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 (săr′ə-yā′vō, sär′ə-yĕ-vō′)
The capital of Bosnia and Herzegovina, in the south-central part of the country southwest of Belgrade, Serbia. The assassination of Archduke Franz Ferdinand and his wife here on June 28, 1914, triggered the outbreak of World War I. After the breakup of Yugoslavia in 1992, Sarajevo was the object of a long siege by Bosnian Serb forces, until a peace agreement was signed in 1995, ending the civil war.
American Heritage® Dictionary of the English Language, Fifth Edition. Copyright © 2016 by Houghton Mifflin Harcourt Publishing Company. Published by Houghton Mifflin Harcourt Publishing Company. All rights reserved.


(Bosnian ˈsarajɛvɔ) or


(Placename) the capital of Bosnia-Herzegovina: developed as a Turkish town in the 15th century; capital of the Turkish and Austro-Hungarian administrations in 1850 and 1878 respectively; scene of the assassination of Archduke Franz Ferdinand in 1914, precipitating World War I; besieged by Bosnian Serbs (1992–95). Pop: 603 000 (2005 est)
Collins English Dictionary – Complete and Unabridged, 12th Edition 2014 © HarperCollins Publishers 1991, 1994, 1998, 2000, 2003, 2006, 2007, 2009, 2011, 2014


(ˌsær əˈyeɪ voʊ)

the capital of Bosnia and Herzegovina, in the central part. 448,519.
Random House Kernerman Webster's College Dictionary, © 2010 K Dictionaries Ltd. Copyright 2005, 1997, 1991 by Random House, Inc. All rights reserved.
ThesaurusAntonymsRelated WordsSynonymsLegend:
Noun1.Sarajevo - capital and largest city of BosniaSarajevo - capital and largest city of Bosnia; scene of the assassination of Francis Ferdinand in 1914 which precipitated World War I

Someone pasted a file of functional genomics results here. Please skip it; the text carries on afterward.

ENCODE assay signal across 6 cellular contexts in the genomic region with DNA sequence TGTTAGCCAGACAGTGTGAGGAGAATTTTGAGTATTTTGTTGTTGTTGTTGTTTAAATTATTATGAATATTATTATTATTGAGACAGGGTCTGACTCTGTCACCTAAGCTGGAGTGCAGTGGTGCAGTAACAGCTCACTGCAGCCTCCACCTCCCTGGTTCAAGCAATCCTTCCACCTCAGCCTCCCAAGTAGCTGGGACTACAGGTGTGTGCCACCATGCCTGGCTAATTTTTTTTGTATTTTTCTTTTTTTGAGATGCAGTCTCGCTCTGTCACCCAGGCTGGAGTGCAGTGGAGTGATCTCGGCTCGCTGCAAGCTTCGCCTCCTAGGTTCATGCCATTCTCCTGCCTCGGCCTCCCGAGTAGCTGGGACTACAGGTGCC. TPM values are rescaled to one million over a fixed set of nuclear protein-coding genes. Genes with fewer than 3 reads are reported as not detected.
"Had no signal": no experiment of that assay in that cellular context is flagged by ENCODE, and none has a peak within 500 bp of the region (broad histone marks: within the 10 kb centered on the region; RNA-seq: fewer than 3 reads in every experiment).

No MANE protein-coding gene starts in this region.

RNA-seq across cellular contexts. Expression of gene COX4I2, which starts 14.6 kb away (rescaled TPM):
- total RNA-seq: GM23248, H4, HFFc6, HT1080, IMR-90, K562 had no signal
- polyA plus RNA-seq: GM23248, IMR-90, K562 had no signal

Bosna i Hercegovina, Bosnia and Herzegovina, Bosnia-Herzegovina, Republic of Bosnia and Herzegovina, Bosnia - a mountainous republic of south-central Europe; formerly part of the Ottoman Empire and then a part of Yugoslavia; voted for independence in 1992 but the mostly Serbian army of Yugoslavia refused to accept the vote and began ethnic cleansing in order to rid Bosnia of its Croats and Muslims
Based on WordNet 3.0, Farlex clipart collection. © 2003-2012 Princeton University, Farlex Inc.


nSarajevo nt
Collins German Dictionary – Complete and Unabridged 7th Edition 2005. © William Collins Sons & Co. Ltd. 1980 © HarperCollins Publishers 1991, 1997, 1999, 2004, 2005, 2007
References in periodicals archive ?
But it is not too late to save Sarajevo and Tuzla, and other Muslim population centers.
That freedom was among the most disconcerting emotional experiences I had in my travels to Sarajevo and through central Bosnia in 1992 and 1993.
Salvo, Sarajevo the grinning gaunt of war the yawning skulls of soldiers -- so-called soldiers, cruel -- Salvo, salvo, Sarajevo their feet, their boots, in mire enmeshed in putrid pus and mire of their own making soldiers, so-called...
Sarajevo City Hall is attracting a record number of visitors this year, and now it will look even more magical at night.
The first Qatar Airways non-stop flight from Doha being greeted with a traditional water cannon salute at Sarajevo International Airport.
"This is it," Debbie Armstrong says as she looks down from atop the slope of Sarajevo's Mt.
I spoke to simple people: villagers, soldiers and children, to journalists from Belgrade, Croatia and Oslobodjenie in Sarajevo. The result was a collection of reports published as a book in Polish under the title An Epitaph for Yugoslavia.
armored vehicle is roaring through one of Sarajevo's streets.
5 (Fall 1993)--For/Za Sarajevo (104-108 Reade St., NYC, NY 10013, $10).
The award ceremony closes the competition program of the 25th Sarajevo Film Festival (SFF) at a ceremony at the National Theater.